“Days of Wine and Roses” at Studio 54, New York

Glenda Frank in Manhattan
19 February 2024

We slip into Days of Wine and Roses — now at Studio 54 after a run last season at the Atlantic Theatre Company — on Brian d’Arcy James’s rich tenor and linger as Joe Clay, the ambitious, quintessential public relations executive, displays his charisma and questionable morality. Soon he is joined by Kelli O’Hara as Kirsten Arnesen, the president’s secretary, who resists his charm. She sings to him about her self-education programme, “Story of the Atlantic Cable,” and to our surprise and his, it’s an interesting narrative. O’Hara’s vocal modulations kept me in rapt expectation, waiting for the next note. Magnificent! As Joe and Kirsten talk, they become increasingly attentive to each other, and in order to seduce her he introduces her (a teetotaller who loves chocolate) to Brandy Alexanders. She is doubly hooked.


Brian d’Arcy James and Kelli O’Hara.
Photo credit: Joan Marcus.


The plot follows the familiar fall and (half) redemption formula. They drink together. He loses job after job. Her alcoholism is so badly out of control she has trouble caring for the house and their daughter (Tabitha Lawing). After they move into her father’s house and enjoy a period of sobriety, he tempts her again. After his father-in-law (Byron Jennings) tosses him out, Joe finds a mentor, who keeps him on track. Kirsten is still struggling with addiction when the play ends.

Their voices are a gift for the ear, and so hopes are high for this new musical version of the 1962 film that starred Jack Lemmon and Lee Remick. But we were a more naïve nation in 1962 especially about addiction. The Man with the Golden Arm in 1955, a film starring Frank Sinatra, and Jack Gelber’s The Connection, off Broadway in 1961, about addicts waiting for their dealer, exposed a shocking underbelly that has been mined time and again, opening up to embrace methamphetamine and fentanyl. We know too much for the script by Craig Lucas, a gifted wordsmith whose poignant, compelling book The Light in the Piazza won a Tony nomination. Adam Guettel, once more his partner, received the Tony for music and lyrics.

What’s satisfying now to contemporary audiences are backstories, not the effects of addiction. Lucas’s book raises questions without giving us answers. Joe Clay’s violent flashback to his Korean War experience comes late and looks like something tacked on to highlight his failures at sobriety.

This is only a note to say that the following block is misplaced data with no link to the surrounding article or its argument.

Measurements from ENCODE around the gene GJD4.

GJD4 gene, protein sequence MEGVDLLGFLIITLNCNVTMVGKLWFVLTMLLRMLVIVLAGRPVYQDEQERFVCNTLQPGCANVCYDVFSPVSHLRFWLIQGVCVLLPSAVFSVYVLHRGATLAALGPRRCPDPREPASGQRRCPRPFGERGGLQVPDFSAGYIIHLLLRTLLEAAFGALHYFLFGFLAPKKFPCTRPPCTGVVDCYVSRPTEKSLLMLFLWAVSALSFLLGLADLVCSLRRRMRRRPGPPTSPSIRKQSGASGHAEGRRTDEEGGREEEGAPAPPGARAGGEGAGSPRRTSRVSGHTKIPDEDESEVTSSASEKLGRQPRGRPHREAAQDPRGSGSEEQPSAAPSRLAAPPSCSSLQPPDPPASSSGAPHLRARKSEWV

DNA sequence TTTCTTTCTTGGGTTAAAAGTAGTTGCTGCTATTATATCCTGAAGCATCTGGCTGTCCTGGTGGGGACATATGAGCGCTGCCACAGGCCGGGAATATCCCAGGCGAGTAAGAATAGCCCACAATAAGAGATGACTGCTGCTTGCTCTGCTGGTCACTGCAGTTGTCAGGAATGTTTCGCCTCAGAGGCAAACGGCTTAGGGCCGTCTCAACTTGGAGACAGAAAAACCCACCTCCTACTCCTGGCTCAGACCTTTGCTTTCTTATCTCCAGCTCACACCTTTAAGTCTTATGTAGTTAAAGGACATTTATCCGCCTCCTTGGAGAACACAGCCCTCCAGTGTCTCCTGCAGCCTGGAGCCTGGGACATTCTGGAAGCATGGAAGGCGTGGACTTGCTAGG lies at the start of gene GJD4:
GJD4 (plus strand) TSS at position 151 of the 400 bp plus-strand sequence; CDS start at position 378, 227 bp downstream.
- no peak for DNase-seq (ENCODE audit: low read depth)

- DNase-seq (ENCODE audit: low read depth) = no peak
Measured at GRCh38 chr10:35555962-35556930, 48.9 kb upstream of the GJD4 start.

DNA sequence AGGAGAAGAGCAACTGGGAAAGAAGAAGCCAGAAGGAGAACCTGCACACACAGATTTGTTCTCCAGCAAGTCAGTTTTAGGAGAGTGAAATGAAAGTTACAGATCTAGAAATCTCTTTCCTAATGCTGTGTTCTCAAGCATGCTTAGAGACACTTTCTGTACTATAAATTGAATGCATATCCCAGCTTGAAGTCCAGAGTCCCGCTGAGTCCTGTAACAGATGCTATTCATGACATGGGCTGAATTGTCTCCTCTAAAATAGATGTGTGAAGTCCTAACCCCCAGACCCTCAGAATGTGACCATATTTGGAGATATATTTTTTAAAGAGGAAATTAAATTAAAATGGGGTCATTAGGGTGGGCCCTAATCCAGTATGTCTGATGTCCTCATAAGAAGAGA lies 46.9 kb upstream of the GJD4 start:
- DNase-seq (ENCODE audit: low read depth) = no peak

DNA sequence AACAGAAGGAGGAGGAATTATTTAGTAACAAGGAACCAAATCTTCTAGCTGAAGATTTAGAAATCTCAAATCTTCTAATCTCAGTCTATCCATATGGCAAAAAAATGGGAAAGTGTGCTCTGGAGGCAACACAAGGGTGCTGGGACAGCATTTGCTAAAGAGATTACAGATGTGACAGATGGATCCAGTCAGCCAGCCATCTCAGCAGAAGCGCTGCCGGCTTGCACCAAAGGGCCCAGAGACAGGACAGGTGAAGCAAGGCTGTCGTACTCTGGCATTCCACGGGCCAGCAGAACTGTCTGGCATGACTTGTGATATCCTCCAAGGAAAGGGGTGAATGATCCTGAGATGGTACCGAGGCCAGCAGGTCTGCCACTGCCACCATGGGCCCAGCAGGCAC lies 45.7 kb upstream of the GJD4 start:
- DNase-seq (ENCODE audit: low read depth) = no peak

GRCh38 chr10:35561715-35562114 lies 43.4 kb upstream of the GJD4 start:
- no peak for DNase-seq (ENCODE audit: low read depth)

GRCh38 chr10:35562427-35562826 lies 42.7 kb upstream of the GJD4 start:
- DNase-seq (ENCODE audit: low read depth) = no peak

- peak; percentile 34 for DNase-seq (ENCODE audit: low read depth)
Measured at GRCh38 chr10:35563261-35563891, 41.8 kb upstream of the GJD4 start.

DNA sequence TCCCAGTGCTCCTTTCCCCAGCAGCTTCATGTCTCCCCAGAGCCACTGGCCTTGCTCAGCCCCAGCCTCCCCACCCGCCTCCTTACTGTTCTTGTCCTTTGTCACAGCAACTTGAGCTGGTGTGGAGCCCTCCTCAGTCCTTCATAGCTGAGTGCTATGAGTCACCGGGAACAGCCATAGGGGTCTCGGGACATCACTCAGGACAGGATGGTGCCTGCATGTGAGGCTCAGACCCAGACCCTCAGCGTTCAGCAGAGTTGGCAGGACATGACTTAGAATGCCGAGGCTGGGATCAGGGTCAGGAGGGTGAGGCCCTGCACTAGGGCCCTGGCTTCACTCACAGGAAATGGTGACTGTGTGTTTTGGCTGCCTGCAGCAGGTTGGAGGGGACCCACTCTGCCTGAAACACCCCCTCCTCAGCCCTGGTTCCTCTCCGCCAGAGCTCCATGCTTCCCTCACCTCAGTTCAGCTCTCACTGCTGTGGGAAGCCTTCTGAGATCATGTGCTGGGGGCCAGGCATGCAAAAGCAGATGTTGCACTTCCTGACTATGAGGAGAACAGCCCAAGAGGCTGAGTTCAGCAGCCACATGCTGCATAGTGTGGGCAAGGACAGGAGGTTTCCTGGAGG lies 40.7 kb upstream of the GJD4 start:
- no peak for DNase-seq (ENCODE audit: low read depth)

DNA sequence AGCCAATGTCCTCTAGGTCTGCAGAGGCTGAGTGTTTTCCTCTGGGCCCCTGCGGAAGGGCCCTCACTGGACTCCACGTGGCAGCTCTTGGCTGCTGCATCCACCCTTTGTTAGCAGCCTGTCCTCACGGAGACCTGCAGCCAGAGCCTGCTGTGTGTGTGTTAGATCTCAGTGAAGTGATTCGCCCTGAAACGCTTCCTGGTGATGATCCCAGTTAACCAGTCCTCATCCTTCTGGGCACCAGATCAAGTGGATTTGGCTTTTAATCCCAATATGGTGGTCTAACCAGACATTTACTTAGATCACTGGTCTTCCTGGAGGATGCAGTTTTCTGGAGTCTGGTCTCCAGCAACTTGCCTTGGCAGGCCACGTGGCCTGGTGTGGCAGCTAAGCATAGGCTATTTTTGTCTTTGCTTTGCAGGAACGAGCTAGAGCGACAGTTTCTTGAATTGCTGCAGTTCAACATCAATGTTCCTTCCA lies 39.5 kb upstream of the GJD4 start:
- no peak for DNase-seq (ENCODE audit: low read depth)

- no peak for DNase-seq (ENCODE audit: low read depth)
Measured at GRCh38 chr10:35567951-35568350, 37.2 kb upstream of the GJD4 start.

As for Kirsten, her father asks why a bright girl raised on a Long Island farm become a falling-down-in-the-middle-of-the-day drunk, a woman unable to quit even when it means losing her daughter. He blames it on Joe, but we need more than finger-pointing. O’Hara gives a magnificent acting performance throughout – as the happy negligent mother, the guilt-ridden negligent mother, the ecstatic alcoholic, the good girl who hates the taste of alcohol, the woman who loves the rush of intoxication. The performances by all the cast are strong reasons to see the show. Every time I had a question about the characters and I drifted away, the actors pulled me back in.

My companion, perhaps remembering the film’s theme song, “The Days of Wine and Roses” by Henry Mancini, was disappointed with the score. She wanted something to hum as we left the theatre. I was impressed. Guettel loves sounds and teaches us to listen with our ears and our hearts. I admired the range, the duets, and the concept of sound as drama. Toward the end of the 90 minutes (no intermission), Joe and his daughter sing a nighttime prayer together to the tinkle of the piano, and then there is the loud, ugly sound of the door buzzer. Kirsten is outside, still not able or willing to shake off the temptation of alcohol but missing her family and bringing a gift for her daughter who she can’t face. Powerful stuff in the production directed by Michael Greif.